WAQUAVID: Development of an Advanced Depth Profiling Monitoring System for Water Quality, Algae-Vitality, and -Diversity
- Project Group:
Environmental Mineralogy and Environmental System Analysis
WAQUAVID is funded by the Federal Ministry of Education and Research of Germany (BMBF grant no. 02WQ1375A) from 2016-2018.
KIT Institute of Photogrammetry and Remote Sensing (www.ipf.kit.edu)
ADM Elektronik (www.adm-elektronik.com)
bbe Moldaenke (www.bbe-moldaenke.de)
Intact water bodies are amongst the most precious environmental resources for human life. But, worldwide, water bodies are threatened by severe anthropogenic inputs of various pollutants. Eutrophication develops due to excess supply of nutrients, particularly due to phosphorus and nitrogen input from agricultural, urban, and industrial sources. Subsequent extensive algal growth within water bodies can lead to highly problematic environmental conditions such as anoxia and release of the fermentation gasses H2S and CH4. Further, blooms of cyanobacteria (blue-green algae) can lead to formation and release of toxins being highly problematic for recreational and drinking water utilizations.
In this context, the KIT working group of Environmental Mineralogy and Environmental System Analysis (ENMINSA) is coordinating the WAQUAVID project funded by the BMBF within the KMU-innovativ program from 2016 till 2018. ENMINSA is working together with the KIT Institute of Photogrammetry and Remote Sensing (IPF), the company ADM Elektronik (ADM), and the company bbe Moldaenke (bbe) to develop and deploy a smart depth profiling in situ and online multi-sensor buoy system to monitor water quality conditions, as well as algae contents, diversity, and vitality. This system will be extended by the implementation of a meteorological measurement station as well as by hyperspectral cameras to analyze for spatially resolved distributions of different water constituents. Underwater, the following parameters are going to be recorded: (1) temperature, (2) electrical conductivity, (3) oxygen saturation, (4) pH-value, (5) turbidity, (6) chlorophylla, (7) phycocyanin, (8) colored dissolved organic matter, (9) photosynthetic active radiation, (10) CO2-content, (11) CH4-content, (12) flow direction, (13) flow velocity, (14) contents of 5 different algae classes, (15) biological activity of the respective algae, (16) potential release of cyanobacteria toxins. Above the water surface, (17) photosynthetic active radiation, (18) air temperature, (19) air humidity, (20) wind direction, (21) wind speed, and (22) precipitation will be monitored. The system will also include an advanced and remote controlled water sampling system for 16*50 mL samples. With hyperspectral cameras, wavelength dependent analysis of radiation reflected from the water surface enables to identify and quantify spatially resolved water constituents (e.g. turbidity, colored dissolved organic matter, algae). This already widely used practice is, however, highly dependent on the depth-resolved distribution of these water constituents across the water column. With the WAQUAVID system it will be possible for the first time to correlate hyperspectral images with respective corresponding depth profiles in the water body and, therefore, to fundamentally validate this methodology. It is intended to create a basis for reasonable transfer of this method to common remote sensing applications such as aerial and/or satellite images.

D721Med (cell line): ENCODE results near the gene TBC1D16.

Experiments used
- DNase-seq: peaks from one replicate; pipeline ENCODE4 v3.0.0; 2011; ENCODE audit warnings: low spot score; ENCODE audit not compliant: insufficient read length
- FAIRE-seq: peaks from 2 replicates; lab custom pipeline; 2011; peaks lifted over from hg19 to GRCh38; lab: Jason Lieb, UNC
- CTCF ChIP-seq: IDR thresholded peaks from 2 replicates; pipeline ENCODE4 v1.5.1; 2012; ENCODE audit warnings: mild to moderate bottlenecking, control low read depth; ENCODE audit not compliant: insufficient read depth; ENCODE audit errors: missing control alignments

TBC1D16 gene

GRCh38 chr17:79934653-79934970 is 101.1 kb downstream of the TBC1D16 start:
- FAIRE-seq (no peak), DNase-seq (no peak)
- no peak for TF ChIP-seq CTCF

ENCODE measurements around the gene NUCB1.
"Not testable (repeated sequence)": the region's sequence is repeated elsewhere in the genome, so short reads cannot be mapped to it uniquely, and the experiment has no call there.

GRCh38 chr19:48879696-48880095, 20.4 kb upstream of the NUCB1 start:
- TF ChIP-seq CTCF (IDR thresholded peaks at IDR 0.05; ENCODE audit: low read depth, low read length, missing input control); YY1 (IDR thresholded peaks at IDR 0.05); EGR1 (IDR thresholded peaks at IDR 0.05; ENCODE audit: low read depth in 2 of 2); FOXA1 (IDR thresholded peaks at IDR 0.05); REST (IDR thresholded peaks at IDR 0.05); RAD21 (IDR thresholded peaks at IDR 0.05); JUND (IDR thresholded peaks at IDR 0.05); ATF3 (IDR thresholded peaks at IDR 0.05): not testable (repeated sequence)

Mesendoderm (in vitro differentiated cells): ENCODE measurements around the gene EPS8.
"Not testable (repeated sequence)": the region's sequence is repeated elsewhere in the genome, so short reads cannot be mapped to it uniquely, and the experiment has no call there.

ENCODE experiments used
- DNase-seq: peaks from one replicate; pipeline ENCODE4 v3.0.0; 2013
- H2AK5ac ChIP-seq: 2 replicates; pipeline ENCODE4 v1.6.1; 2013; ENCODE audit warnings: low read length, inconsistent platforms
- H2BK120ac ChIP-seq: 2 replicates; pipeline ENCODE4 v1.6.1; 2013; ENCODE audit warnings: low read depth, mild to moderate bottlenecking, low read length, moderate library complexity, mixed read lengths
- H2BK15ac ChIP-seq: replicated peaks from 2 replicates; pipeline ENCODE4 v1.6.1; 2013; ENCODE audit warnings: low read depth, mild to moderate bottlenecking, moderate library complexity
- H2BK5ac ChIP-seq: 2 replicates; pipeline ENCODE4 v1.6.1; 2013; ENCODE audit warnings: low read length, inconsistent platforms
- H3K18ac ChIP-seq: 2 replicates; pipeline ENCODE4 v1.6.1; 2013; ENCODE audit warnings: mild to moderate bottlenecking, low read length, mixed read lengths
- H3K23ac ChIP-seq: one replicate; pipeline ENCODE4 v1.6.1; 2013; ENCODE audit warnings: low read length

Data transmission and control of the profiling buoy system will be possible with bluetooth and mobile telephone system via web interface. As such, it will be possible from anywhere to follow recent water quality developments, to take targeted or automated samples, and by taking into account threshold values for the analyzed parameters to establish warning systems for critical water quality conditions. The energy needed to feed the buoy system will be autonomously supplied by a wind generator, solar panel, and rechargeable batteries.
The whole profiling buoy will become a modular system primarily designed for profiling depths of up to 30 m. Consequently, the sensor setup can be selected individually for numerous possible applications. Surveillance of e.g. drinking water resources, aquacultures, and environmentally protected water bodies, in freshwater, brackish water, and salt water are amongst the intended target areas. This new technology will, of course, also find manifold potential applications in recent questions of aquatic ecosystem research.